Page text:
In case you haven’t noticed, the country and therefore our immediate communities are in the midst of an unprecedented global health and economic crisis that is made worse for those who live in places where substandard leadership is tolerated and normalized. We are paying the price of the poor decisions our leaders have been making over the past couple of months (or is it years) and based on everything that has recently happened, we are on our own.
We may be on our own, but if there is one thing our government has done partially right, it is to remind us of the value and power of the uniquely Filipino Bayanihan spirit that is part of its sloganeering campaign to make its people believe that they are actually doing something useful during this pandemic.
The final judgement and accountability for that Bayanihan to Heal as One act, or the BAHO act as it is irreverently referred to by its critics, will be judged by history for its effectiveness or lack thereof by history. However, at first blush, and compared to the relative success of other countries that aren’t necessarily first world status, such as Vietnam where zero coronavirus disease 2019 deaths have been recorded; it would seem like our government utterly failed to protect its people and economy from the scourge of COVID-19.
Whether BAHO was an utter failure or a partial success, we shouldn’t allow it to tarnish the spirit of Bayanihan because that is what we all need right now to survive, especially now that government seems to have given up and left us to our own devices. What we do to and for each other within our immediate spheres of influence in the next few months will determine the fate of many lives.
Let’s not kid each other. Numerous businesses and commercial establishments are currently in distress. Many have reopened their doors not because they are itching to make a profit, but because they have employees that they do not want to abandon ala our government. There may be a few exceptions to the rule, but is probably safe to estimate 80-90% of businesses that have opened are just hoping and praying to make rent and payroll for 2020. At this point, I don’t even want to come up with a guess for the percent of businesses that will make it to 2021.
Take the restaurant industry for example. Those in GCQ areas can now accept dine in customers but at 50% capacity and are severely limited by curfews that discourage customers and hamper employees. It is easy for us to say that they should adapt and shift their revenue streams to the take away market but owners and operators are paying rent and charging prices based on the certain assumptions that were made in a pre-COVID world. The current limitations of 50% capacity and limited hours make it extremely difficult to even just break even.
If you come to think of it, the restaurant industry doesn’t just affect the management, servers and the kitchen staff. If we look at the big picture, there are so many related industries affected by a slump in that industry. Let us start with the farms where the produce comes from. Once the produce is ready, it is delivered by trucks driven by people with families to feed. The same goes for the restaurant industry’s thousands of employees who have to get to work every day using public transport. It doesn’t stop there, as restaurants require numerous maintenance services from service contractors and suppliers. Things like the freezers, refrigerators, air conditioners, gas stoves, beverage dispensers need constant servicing that is provided by other businesses within the immediate area.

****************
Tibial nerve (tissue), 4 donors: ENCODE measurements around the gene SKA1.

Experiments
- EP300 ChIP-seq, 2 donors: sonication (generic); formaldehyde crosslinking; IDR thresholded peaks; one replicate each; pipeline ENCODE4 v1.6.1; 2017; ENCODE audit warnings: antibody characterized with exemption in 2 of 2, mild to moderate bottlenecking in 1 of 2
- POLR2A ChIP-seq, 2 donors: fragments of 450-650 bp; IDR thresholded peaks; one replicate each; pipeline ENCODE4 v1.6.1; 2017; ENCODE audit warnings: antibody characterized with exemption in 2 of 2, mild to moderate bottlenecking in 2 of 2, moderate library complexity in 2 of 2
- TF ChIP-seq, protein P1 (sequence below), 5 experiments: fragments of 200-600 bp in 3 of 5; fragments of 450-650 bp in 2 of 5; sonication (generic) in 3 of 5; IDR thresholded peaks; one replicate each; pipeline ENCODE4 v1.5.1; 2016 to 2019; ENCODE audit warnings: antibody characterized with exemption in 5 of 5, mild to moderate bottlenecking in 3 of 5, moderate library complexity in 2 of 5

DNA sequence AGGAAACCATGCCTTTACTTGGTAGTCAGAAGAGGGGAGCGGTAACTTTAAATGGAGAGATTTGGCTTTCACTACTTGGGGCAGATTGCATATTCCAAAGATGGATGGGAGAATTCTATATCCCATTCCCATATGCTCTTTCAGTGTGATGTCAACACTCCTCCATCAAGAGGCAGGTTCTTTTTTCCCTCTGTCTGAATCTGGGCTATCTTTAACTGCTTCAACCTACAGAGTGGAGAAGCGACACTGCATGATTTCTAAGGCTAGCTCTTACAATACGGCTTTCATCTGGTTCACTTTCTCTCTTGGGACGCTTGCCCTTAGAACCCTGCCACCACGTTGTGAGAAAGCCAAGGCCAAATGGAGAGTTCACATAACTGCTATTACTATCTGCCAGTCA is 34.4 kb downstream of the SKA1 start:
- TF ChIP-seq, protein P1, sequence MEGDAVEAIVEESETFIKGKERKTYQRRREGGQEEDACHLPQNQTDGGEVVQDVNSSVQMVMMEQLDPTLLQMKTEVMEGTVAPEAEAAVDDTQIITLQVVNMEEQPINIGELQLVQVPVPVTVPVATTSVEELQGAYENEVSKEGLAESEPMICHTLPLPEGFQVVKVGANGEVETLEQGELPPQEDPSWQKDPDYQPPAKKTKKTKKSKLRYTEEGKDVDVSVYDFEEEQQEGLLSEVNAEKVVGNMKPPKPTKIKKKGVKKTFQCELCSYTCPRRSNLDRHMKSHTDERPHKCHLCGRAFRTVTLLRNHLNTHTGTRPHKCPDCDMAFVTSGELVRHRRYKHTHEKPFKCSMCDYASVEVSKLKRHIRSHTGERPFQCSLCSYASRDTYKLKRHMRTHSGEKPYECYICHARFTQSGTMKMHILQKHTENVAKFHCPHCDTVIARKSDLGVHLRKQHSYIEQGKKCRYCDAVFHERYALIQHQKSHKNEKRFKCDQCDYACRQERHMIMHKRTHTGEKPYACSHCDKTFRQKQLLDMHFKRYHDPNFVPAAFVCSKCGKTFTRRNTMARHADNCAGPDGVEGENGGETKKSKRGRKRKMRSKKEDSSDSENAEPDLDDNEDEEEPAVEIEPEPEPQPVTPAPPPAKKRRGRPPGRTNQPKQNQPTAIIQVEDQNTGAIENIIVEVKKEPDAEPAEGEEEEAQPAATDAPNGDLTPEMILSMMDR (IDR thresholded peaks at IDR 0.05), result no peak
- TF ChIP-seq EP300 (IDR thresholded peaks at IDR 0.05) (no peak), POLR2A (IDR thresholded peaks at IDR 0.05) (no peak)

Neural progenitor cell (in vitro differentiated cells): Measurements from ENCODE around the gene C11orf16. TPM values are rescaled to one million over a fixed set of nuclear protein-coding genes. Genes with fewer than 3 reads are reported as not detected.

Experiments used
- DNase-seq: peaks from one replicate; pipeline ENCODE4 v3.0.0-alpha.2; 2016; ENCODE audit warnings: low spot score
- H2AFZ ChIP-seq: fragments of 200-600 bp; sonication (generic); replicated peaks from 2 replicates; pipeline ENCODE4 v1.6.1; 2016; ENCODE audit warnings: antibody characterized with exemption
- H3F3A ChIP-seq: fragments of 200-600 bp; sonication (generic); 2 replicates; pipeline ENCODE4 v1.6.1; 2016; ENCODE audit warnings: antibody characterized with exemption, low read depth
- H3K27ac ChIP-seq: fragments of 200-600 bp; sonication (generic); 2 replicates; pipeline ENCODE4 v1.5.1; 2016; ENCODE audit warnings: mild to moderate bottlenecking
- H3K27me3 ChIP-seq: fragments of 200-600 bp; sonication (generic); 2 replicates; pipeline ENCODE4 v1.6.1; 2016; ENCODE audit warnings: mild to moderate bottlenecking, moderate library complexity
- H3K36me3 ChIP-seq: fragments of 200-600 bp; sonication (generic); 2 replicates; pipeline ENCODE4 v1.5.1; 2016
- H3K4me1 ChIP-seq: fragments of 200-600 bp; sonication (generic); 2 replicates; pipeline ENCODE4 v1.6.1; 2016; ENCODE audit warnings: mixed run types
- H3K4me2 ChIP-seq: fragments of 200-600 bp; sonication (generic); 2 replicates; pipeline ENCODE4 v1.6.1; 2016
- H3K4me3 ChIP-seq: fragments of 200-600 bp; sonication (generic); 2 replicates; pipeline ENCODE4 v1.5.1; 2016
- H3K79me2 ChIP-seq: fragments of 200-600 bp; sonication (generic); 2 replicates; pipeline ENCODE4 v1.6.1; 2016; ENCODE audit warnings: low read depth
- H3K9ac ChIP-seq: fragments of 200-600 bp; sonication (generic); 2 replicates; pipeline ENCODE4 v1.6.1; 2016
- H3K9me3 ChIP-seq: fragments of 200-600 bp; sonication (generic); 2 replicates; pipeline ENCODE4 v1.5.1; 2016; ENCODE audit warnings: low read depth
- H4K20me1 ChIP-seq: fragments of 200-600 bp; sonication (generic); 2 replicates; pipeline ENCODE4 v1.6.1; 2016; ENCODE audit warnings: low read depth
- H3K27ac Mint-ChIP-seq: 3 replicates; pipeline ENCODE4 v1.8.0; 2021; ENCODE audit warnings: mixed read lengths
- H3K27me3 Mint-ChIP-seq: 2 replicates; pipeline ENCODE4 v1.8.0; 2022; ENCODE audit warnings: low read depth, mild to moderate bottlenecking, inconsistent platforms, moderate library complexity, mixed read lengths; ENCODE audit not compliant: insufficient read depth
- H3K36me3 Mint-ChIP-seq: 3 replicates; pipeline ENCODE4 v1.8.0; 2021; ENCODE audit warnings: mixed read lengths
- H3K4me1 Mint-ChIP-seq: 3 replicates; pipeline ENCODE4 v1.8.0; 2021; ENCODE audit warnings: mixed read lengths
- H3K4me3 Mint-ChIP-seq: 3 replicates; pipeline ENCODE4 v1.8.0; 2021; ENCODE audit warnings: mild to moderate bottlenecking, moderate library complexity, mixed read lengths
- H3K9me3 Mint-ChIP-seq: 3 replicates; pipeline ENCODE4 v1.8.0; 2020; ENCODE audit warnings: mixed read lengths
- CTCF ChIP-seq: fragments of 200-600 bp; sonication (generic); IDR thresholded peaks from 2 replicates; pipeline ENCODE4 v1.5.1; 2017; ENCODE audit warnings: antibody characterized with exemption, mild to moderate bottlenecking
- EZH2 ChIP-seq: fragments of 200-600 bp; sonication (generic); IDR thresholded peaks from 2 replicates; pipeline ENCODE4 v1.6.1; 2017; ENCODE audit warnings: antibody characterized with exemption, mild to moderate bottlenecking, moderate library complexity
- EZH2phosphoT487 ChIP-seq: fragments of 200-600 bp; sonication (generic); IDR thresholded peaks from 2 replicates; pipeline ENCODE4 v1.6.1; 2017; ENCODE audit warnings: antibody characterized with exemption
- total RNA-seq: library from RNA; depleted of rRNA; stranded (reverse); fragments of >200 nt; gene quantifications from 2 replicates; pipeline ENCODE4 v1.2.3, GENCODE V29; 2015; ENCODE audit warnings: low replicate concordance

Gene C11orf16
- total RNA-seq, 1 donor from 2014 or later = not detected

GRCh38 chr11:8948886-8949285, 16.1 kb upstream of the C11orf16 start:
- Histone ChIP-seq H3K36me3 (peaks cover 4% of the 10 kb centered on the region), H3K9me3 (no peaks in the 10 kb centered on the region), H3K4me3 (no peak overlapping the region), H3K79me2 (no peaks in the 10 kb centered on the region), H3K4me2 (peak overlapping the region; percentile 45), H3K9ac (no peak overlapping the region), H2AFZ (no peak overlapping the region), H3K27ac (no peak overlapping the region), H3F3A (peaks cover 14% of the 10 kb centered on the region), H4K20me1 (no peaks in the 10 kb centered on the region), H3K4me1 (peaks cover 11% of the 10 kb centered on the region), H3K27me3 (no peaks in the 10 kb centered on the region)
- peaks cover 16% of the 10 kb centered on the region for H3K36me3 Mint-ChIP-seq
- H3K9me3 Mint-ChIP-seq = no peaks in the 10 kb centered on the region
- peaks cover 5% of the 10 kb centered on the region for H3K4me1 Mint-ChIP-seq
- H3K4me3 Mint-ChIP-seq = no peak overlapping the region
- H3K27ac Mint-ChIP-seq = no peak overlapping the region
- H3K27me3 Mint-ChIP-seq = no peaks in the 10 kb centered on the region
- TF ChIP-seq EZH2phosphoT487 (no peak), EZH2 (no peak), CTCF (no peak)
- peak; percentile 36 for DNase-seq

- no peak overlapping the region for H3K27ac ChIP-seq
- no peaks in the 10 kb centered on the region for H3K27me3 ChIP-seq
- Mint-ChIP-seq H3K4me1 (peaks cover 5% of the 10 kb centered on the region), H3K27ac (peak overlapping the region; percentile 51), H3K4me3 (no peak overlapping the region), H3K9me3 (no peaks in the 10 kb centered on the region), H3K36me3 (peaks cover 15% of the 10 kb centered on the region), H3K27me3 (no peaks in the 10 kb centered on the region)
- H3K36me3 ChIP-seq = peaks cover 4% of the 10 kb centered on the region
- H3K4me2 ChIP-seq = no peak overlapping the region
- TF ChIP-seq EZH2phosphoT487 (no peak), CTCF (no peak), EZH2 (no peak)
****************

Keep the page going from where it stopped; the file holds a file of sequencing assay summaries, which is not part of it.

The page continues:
What the restaurant industry needs to survive at this point is business that can only come from us. We need to do our part in keeping them alive so they can keep their people working and earning a living. Take out, dine in, and tip generously even if the service is essentially minimalist at this point. As long as they have to operate under this “new normal” protocols, they will be barely scraping by and those who do not have the resources will have no choice but to shut down.
It is time for those who belong to the privileged class to step up. If you are not facing impending hunger and doom and have some cash to spare for a take-out or dine in meal at a local restaurant, consider yourself in a position to help the hundreds, if not thousands of people who are directly or indirectly affected by the crisis. Our government leaders may not talk about this because they have no time for solutions that do not involve the police or military, but since we don’t have guns and camouflage uniforms, this is the best thing we can do for our countrymen at this point.
The restaurant industry is just the easiest example to discuss. All other industries are struggling right now and everyone who is directly or indirectly affected is facing an uncertain future. Those of us who can afford to give our own way of “ayuda” in the form of doing business with all the local businesses we know should consider chipping in.
One day, government will become relevant once again and we can count on it to provide the support and protection we expect. But until then, we are on our own and the only way we can all survive these series of crises is to help each other out. Support local businesses and entrepreneurs, help them stay afloat while enjoying their services. Choose to be kind to our fellowman but remember to hold those responsible for where we are now accountable when their day of reckoning comes.*
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